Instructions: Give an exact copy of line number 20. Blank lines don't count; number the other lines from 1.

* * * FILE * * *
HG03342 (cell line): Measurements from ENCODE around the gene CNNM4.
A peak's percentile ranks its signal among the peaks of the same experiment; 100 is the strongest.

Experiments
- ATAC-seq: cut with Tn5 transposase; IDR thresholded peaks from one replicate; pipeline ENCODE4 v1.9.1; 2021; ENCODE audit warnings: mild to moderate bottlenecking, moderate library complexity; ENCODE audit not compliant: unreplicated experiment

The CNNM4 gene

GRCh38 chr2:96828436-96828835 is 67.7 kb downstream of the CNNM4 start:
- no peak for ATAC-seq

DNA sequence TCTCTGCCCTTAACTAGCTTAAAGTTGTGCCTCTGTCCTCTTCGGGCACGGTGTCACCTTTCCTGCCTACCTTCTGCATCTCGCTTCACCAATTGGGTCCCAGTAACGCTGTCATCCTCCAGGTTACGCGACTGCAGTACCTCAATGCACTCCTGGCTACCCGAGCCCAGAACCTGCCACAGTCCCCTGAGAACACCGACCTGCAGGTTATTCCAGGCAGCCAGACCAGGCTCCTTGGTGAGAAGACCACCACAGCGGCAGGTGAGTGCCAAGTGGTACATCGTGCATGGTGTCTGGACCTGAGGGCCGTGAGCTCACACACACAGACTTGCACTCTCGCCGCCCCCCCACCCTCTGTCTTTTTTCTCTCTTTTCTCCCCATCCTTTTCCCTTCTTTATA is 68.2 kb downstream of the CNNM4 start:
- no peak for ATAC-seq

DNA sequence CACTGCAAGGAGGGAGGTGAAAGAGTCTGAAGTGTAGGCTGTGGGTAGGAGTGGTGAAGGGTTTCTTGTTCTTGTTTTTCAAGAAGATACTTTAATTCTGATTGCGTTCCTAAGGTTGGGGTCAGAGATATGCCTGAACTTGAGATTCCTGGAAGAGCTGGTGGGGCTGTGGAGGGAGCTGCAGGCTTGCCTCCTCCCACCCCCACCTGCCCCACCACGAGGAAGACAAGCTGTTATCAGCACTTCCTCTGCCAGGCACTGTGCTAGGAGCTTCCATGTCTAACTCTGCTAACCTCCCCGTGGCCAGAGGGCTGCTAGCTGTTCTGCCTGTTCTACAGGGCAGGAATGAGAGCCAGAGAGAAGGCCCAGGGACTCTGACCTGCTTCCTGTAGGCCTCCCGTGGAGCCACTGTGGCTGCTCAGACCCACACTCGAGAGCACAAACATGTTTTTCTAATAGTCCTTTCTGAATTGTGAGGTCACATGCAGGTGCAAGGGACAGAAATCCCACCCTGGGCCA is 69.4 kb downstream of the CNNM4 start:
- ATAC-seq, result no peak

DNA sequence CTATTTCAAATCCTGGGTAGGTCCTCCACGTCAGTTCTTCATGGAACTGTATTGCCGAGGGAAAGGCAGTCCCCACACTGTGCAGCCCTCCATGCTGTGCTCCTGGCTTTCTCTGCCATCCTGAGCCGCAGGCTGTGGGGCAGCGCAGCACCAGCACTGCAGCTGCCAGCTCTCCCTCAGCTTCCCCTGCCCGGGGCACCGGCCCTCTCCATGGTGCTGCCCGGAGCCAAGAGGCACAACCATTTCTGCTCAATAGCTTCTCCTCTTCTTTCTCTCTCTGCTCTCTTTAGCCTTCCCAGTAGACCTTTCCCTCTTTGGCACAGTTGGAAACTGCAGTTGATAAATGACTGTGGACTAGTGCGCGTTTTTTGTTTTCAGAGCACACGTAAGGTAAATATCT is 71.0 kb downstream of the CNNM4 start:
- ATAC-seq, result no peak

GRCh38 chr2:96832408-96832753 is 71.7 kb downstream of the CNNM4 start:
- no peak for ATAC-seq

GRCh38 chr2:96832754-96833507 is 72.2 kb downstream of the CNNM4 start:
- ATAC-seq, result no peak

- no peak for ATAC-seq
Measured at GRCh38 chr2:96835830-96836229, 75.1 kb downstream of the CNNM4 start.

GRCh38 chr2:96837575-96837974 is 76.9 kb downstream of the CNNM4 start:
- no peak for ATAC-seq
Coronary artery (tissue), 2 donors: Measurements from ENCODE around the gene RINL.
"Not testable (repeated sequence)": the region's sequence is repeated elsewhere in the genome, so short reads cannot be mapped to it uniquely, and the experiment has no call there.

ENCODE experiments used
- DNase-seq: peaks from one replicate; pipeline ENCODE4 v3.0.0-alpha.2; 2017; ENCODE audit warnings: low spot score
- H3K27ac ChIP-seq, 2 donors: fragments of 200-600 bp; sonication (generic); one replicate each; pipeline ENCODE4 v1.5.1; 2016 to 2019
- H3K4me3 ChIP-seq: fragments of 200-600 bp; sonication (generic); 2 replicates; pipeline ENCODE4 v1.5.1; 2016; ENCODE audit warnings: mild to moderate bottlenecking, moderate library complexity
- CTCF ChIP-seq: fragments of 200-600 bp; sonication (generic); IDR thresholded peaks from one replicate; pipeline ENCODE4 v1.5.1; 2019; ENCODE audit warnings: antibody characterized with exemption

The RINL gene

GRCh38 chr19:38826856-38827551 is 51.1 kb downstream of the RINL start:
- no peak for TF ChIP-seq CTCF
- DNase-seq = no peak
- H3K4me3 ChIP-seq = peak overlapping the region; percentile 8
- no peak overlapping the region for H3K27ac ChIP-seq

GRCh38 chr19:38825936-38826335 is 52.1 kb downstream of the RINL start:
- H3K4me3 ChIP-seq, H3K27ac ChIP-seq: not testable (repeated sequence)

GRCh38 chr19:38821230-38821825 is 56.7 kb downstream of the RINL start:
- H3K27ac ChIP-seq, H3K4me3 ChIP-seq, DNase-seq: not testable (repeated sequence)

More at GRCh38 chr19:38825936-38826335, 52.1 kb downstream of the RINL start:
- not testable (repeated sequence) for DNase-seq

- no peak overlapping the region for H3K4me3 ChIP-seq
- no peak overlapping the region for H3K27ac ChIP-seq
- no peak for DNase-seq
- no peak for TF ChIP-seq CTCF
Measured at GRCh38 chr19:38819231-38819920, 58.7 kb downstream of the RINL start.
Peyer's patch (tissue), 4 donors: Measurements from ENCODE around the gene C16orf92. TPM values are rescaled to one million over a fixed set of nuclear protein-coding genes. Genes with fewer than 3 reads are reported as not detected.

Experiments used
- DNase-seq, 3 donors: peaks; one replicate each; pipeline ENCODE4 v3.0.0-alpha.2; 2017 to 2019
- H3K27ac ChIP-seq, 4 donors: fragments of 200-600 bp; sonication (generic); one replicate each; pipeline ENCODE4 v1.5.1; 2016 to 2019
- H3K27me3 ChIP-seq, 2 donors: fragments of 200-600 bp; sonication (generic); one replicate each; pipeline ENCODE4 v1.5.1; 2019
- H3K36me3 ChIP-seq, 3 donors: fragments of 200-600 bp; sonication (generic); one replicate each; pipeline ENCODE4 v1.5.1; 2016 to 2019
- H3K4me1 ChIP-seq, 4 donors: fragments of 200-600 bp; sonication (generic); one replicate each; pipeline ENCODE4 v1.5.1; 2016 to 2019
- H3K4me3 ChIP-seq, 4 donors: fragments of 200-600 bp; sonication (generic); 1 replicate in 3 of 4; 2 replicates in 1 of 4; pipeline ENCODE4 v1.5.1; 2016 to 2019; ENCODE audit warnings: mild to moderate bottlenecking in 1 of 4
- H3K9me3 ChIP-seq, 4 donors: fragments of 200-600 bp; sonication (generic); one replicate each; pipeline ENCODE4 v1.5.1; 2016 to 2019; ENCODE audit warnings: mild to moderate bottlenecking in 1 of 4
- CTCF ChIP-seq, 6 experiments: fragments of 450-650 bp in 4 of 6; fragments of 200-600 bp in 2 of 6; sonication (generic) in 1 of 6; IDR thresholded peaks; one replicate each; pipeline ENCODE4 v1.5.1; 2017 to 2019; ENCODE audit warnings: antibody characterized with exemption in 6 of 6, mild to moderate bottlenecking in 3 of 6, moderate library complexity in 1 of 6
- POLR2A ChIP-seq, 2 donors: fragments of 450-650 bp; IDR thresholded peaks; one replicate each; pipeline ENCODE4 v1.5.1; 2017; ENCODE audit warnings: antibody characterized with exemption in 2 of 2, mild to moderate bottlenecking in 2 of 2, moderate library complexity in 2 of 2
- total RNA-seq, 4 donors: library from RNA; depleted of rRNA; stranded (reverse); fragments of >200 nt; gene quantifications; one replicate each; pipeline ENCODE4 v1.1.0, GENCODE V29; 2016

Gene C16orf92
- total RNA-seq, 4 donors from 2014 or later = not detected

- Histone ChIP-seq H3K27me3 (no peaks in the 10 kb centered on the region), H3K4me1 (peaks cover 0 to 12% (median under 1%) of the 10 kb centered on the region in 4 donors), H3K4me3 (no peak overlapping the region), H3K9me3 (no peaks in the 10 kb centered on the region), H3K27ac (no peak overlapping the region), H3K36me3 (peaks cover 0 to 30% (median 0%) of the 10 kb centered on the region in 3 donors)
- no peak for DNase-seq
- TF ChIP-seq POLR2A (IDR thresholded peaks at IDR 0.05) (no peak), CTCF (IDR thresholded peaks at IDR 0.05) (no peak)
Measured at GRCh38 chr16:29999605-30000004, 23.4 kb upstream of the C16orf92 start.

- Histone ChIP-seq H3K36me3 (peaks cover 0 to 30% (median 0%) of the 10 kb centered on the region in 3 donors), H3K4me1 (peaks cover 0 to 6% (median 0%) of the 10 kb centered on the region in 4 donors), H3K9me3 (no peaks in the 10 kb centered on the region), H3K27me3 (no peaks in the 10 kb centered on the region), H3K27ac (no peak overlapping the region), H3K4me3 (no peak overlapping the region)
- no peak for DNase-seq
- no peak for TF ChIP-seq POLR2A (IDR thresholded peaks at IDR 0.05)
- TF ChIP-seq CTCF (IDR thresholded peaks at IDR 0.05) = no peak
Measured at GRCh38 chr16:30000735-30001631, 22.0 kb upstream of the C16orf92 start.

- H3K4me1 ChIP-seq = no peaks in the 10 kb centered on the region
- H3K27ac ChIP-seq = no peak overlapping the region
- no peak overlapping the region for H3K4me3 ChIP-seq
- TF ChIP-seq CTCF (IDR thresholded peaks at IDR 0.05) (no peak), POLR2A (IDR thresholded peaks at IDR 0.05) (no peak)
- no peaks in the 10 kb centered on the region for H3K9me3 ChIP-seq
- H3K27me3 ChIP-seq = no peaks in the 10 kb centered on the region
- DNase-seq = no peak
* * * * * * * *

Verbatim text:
GRCh38 chr2:96837575-96837974 is 76.9 kb downstream of the CNNM4 start: